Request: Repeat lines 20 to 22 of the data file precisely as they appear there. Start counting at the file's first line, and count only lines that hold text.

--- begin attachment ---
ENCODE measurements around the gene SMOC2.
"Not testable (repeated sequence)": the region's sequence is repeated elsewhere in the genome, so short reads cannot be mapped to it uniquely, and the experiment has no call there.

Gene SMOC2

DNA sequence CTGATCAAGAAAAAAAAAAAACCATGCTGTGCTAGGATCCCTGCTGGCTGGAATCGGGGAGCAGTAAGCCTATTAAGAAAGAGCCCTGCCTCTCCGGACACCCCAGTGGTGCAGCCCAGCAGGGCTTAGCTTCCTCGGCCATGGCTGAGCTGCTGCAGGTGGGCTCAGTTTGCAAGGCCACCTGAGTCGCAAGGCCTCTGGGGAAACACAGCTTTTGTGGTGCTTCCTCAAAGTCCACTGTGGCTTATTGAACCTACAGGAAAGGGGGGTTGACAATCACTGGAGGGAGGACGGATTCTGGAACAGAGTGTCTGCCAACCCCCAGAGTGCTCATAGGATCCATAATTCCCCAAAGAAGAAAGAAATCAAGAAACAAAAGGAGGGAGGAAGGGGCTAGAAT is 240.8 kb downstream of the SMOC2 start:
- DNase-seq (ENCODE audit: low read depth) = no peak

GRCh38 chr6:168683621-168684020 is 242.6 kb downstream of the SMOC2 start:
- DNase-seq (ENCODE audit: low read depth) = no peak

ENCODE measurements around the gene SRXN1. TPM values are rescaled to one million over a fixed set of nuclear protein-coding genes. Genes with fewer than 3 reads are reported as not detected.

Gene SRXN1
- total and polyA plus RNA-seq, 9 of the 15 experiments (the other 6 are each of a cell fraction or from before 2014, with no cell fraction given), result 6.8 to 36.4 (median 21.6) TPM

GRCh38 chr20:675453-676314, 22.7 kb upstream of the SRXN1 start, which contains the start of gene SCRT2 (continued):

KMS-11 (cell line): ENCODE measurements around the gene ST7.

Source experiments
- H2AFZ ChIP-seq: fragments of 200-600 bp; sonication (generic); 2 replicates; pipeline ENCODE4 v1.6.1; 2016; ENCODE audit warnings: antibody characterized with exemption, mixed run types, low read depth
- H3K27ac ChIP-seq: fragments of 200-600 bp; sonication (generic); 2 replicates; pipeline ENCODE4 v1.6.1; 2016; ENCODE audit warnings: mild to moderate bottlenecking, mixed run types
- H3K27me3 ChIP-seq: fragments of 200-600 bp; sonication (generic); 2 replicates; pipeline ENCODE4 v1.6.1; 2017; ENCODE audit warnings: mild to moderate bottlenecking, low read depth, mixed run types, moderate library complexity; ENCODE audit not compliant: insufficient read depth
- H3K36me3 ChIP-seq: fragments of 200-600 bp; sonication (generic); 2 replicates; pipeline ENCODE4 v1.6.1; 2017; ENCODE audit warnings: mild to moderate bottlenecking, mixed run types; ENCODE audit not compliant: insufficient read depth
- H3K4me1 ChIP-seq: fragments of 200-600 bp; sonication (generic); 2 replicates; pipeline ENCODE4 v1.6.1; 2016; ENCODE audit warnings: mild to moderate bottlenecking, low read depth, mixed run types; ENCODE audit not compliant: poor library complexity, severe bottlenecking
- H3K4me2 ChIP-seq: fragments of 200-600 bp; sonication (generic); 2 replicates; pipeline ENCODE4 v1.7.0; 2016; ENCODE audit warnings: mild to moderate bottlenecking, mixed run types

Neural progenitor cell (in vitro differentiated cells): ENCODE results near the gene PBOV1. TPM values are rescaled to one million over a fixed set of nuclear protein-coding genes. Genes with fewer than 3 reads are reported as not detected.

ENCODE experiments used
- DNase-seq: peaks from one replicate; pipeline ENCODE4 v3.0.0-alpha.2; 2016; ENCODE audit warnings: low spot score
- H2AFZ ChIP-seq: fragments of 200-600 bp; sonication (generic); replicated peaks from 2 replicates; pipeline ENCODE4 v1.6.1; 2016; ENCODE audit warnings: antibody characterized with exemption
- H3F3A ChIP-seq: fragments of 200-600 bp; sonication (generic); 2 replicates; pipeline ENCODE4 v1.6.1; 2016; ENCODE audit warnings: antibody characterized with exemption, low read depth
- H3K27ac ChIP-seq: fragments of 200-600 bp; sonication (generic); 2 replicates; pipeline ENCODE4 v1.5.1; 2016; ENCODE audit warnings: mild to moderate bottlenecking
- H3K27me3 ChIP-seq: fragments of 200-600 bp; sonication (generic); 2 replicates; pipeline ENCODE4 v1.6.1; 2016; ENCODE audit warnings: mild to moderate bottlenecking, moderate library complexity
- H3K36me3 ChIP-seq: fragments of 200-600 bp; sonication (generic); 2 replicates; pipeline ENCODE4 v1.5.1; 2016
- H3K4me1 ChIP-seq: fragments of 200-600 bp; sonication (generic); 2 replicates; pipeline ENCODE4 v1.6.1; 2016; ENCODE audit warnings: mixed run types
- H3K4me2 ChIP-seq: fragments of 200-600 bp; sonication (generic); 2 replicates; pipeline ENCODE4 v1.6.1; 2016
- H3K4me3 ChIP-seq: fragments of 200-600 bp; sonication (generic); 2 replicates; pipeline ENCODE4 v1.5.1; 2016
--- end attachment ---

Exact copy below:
Neural progenitor cell (in vitro differentiated cells): ENCODE results near the gene PBOV1. TPM values are rescaled to one million over a fixed set of nuclear protein-coding genes. Genes with fewer than 3 reads are reported as not detected.

ENCODE experiments used
- DNase-seq: peaks from one replicate; pipeline ENCODE4 v3.0.0-alpha.2; 2016; ENCODE audit warnings: low spot score